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A New Open Source and Integration Mindset at Microsoft


By joining the Open Invention Network (OIN), as announced two weeks ago, Microsoft clearly shows that a new mindset, new approach has taken over. My partner Ed said in one of our recent Teams meetings that it marks the company’s “post-Ballmer” era. Erich Andersen, Microsoft Corporate Vice President and Deputy General Counsel said this on the Azure Blog:

Now, as we join OIN, we believe Microsoft will be able to do more than ever to help protect Linux and other important open source workloads from patent assertions. We bring a valuable and deep portfolio of over 60,000 issued patents to OIN. We also hope that our decision to join will attract many other companies to OIN, making the license network even stronger for the benefit of the open source community.

What I find most interesting may be found between the lines in this assertion: Microsoft wants to reassure the Open Source community and its developers that they need not fear being sued for patent and / or copyright infringements. Likewise, as Microsoft proceeds with acquiring GitHub, unconditionally accepted by European Union antitrust authorities Friday last week, we see further evidence of that same mindset.

Furthermore, I believe the same impetus drives Microsoft’s hard work in integrating other operating systems into its ecosystem. The Windows Subsystem for Linux (WSL) is available as an optional feature in Windows 10, and Hyper-V users can use the Quick Create tool to create an Ubuntu Linux virtual machine in a minute or two, without having to install it from scratch.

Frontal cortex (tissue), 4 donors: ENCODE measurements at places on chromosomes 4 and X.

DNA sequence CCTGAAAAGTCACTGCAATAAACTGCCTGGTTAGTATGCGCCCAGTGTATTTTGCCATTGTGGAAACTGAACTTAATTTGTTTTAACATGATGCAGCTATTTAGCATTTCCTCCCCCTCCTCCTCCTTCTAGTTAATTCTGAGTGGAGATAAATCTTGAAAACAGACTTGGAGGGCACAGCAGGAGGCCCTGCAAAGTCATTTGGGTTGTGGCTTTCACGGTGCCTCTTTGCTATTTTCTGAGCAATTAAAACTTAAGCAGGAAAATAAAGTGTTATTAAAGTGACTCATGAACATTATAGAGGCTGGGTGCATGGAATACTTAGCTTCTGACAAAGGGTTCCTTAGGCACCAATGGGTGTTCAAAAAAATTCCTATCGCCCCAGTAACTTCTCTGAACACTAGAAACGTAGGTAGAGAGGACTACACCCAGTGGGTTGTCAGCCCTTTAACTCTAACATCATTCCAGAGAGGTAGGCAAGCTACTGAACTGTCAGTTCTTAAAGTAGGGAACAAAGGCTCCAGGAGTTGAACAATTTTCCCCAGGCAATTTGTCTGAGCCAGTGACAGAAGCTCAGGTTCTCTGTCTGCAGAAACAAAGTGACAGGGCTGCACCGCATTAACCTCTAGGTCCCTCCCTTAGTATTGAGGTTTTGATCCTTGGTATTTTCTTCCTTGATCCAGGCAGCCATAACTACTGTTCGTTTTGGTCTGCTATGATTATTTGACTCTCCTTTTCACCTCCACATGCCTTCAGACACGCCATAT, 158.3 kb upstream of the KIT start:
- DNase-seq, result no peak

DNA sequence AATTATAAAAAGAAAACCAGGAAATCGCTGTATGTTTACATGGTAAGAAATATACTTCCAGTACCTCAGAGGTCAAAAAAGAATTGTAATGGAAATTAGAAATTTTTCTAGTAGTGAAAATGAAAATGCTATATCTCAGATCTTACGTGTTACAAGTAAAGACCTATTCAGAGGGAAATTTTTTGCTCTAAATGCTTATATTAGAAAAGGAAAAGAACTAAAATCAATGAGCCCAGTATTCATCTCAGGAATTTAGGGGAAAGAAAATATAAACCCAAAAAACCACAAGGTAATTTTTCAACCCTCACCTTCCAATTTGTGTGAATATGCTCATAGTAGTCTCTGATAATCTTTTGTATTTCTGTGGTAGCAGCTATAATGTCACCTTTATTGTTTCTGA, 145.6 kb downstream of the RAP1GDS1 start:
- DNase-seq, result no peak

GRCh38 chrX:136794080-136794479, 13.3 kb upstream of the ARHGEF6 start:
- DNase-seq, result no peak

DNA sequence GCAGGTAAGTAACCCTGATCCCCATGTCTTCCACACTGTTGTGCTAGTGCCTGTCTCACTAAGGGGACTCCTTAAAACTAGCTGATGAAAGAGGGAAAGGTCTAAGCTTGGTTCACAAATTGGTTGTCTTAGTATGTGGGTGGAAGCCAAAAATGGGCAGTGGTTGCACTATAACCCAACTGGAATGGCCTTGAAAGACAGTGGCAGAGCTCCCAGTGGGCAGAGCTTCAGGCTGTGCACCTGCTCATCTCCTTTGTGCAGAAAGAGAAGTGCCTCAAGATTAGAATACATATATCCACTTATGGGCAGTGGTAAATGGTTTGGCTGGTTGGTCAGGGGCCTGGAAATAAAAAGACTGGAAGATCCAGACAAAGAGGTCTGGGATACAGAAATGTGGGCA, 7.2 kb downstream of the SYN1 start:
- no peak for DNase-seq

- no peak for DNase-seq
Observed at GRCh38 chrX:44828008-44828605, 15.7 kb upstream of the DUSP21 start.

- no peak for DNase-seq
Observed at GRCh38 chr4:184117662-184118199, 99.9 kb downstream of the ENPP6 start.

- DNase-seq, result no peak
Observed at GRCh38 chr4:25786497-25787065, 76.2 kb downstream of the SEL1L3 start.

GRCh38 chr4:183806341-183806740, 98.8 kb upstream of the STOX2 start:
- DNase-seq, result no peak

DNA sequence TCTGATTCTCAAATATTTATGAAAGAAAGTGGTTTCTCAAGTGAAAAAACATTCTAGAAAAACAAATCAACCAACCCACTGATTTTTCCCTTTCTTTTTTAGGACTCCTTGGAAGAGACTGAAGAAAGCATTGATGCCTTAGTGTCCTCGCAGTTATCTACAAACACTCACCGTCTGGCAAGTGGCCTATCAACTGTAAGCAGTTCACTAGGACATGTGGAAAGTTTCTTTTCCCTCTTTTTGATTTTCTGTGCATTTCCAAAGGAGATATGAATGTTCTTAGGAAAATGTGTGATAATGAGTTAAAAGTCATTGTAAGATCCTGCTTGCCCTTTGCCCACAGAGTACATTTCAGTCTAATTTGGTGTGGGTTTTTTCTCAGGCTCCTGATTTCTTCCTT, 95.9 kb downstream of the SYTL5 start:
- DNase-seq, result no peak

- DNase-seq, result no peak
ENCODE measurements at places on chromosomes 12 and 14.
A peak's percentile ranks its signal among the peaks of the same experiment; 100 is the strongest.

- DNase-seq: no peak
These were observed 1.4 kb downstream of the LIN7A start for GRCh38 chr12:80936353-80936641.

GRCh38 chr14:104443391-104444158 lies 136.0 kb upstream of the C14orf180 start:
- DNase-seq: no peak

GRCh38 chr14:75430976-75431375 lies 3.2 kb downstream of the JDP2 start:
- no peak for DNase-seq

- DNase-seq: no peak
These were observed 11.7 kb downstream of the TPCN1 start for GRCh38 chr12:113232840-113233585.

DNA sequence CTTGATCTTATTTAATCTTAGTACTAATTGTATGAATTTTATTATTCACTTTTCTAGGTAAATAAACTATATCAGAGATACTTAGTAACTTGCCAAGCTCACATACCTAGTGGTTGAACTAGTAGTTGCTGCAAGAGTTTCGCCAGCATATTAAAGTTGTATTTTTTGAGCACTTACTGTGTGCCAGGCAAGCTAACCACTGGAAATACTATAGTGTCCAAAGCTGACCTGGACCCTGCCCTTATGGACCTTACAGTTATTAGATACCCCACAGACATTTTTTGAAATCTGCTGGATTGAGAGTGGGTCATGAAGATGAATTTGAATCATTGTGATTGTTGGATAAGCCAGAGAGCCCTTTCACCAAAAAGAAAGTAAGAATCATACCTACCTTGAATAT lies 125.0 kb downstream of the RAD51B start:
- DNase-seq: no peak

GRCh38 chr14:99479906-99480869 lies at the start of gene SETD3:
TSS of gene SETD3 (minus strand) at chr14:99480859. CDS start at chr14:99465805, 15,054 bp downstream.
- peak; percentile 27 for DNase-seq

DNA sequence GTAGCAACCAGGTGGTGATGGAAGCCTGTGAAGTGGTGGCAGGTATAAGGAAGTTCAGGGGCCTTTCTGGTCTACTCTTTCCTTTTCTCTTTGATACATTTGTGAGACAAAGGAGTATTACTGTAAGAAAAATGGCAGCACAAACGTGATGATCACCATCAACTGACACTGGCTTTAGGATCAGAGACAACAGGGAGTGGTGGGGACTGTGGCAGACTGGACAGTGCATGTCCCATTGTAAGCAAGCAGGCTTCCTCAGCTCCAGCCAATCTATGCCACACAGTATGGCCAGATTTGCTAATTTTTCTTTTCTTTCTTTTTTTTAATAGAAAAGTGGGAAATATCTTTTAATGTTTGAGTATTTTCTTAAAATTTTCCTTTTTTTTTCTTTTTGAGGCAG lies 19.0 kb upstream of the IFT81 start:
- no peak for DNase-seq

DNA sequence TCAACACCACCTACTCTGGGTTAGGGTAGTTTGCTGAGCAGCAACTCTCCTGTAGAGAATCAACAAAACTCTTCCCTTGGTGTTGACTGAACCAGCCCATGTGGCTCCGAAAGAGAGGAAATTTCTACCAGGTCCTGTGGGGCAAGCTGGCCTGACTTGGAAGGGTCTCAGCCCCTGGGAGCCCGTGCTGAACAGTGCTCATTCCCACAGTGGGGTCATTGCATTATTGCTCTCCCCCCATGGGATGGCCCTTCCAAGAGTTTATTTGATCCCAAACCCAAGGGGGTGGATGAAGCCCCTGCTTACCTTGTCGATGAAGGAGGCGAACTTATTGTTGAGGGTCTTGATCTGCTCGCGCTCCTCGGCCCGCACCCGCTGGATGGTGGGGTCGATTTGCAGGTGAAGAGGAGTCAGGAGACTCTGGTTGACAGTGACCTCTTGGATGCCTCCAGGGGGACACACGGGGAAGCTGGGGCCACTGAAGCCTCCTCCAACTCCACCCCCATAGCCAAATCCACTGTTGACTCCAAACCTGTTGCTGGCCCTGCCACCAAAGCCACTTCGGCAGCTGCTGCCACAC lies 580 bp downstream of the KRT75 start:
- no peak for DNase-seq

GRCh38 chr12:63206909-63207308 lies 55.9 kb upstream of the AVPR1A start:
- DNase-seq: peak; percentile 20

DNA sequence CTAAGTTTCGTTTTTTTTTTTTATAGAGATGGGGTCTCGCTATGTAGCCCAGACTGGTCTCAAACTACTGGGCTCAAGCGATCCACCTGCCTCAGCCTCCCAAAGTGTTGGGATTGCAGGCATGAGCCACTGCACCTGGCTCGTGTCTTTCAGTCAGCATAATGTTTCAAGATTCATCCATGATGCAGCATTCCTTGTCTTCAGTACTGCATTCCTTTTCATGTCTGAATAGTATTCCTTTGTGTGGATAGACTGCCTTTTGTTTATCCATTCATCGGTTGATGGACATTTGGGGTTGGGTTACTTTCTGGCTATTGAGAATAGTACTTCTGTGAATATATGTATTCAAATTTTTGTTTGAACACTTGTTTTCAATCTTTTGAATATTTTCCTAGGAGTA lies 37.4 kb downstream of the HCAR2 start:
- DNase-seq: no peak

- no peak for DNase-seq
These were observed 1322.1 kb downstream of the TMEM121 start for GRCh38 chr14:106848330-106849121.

On the mobile front, Android and iOS devices have been integrated into Microsoft’s ecosystem — particularly Android. On Android devices, users report that the Microsoft Launcher works even better than Android’s own built-in equivalent. Also, Microsoft Edge is becoming a surprisingly popular mobile browser among Android users. Applications like the Office suite and especially Microsoft Teams work well on Android. Development of the next Windows 10 feature upgrade, 19H1, takes this integration even further as evidenced in current 19H1 preview builds.

All in all, I personally welcome this development. To make a presentation in PowerPoint on PC, showing it to team members by joining a Teams meeting from Android phone when on the road, getting phone messages and notifications on PC, sending text messages from your desktop PC, this all is already available. Although I’m a great Windows Phone fan myself — I still run WP 8.1 on my old Nokia Lumia 925 — I have to accept the facts: Microsoft made a clever, user-friendly move by abandoning Windows Phone and moving to support Android and iOS.

Microsoft, please allow me to express my sincere, subjective personal opinion: Apart from recent Windows 10 delivery issues, you are going in the right direction. Keep up that good work!

Kari

Author: Kari Finn

A former Windows Insider MVP, Kari started in computing in the mid 80’s writing code for VAX / VMS systems. Since then, he’s worked in a variety of IT positions. He specializes in Windows image capture, customization, repair and deployment as well as Hyper-V virtualization. Kari is a proud Team Member at number #1 Windows site TenForums.com.

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